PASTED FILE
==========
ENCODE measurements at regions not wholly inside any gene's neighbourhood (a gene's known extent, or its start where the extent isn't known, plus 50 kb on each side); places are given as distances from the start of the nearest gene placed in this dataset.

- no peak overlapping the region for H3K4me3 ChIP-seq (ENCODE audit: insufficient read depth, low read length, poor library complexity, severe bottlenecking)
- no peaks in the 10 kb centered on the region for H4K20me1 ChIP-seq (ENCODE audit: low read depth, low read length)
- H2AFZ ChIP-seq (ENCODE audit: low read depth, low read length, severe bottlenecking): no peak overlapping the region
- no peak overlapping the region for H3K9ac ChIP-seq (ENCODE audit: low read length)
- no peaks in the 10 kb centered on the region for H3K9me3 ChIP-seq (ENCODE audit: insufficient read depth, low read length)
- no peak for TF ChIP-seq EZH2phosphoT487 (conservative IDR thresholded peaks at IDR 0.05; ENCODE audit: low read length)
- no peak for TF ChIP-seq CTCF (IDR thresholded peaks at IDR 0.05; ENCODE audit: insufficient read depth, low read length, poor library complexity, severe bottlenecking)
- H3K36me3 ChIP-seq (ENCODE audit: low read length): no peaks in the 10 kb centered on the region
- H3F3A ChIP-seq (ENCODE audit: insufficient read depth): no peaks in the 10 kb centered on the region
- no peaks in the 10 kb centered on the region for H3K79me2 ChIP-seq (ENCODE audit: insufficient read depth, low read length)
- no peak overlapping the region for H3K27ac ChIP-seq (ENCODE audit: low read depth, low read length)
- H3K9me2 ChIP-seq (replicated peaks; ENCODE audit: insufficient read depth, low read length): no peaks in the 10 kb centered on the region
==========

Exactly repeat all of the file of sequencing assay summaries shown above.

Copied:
ENCODE measurements at regions not wholly inside any gene's neighbourhood (a gene's known extent, or its start where the extent isn't known, plus 50 kb on each side); places are given as distances from the start of the nearest gene placed in this dataset.

- no peak overlapping the region for H3K4me3 ChIP-seq (ENCODE audit: insufficient read depth, low read length, poor library complexity, severe bottlenecking)
- no peaks in the 10 kb centered on the region for H4K20me1 ChIP-seq (ENCODE audit: low read depth, low read length)
- H2AFZ ChIP-seq (ENCODE audit: low read depth, low read length, severe bottlenecking): no peak overlapping the region
- no peak overlapping the region for H3K9ac ChIP-seq (ENCODE audit: low read length)
- no peaks in the 10 kb centered on the region for H3K9me3 ChIP-seq (ENCODE audit: insufficient read depth, low read length)
- no peak for TF ChIP-seq EZH2phosphoT487 (conservative IDR thresholded peaks at IDR 0.05; ENCODE audit: low read length)
- no peak for TF ChIP-seq CTCF (IDR thresholded peaks at IDR 0.05; ENCODE audit: insufficient read depth, low read length, poor library complexity, severe bottlenecking)
- H3K36me3 ChIP-seq (ENCODE audit: low read length): no peaks in the 10 kb centered on the region
- H3F3A ChIP-seq (ENCODE audit: insufficient read depth): no peaks in the 10 kb centered on the region
- no peaks in the 10 kb centered on the region for H3K79me2 ChIP-seq (ENCODE audit: insufficient read depth, low read length)
- no peak overlapping the region for H3K27ac ChIP-seq (ENCODE audit: low read depth, low read length)
- H3K9me2 ChIP-seq (replicated peaks; ENCODE audit: insufficient read depth, low read length): no peaks in the 10 kb centered on the region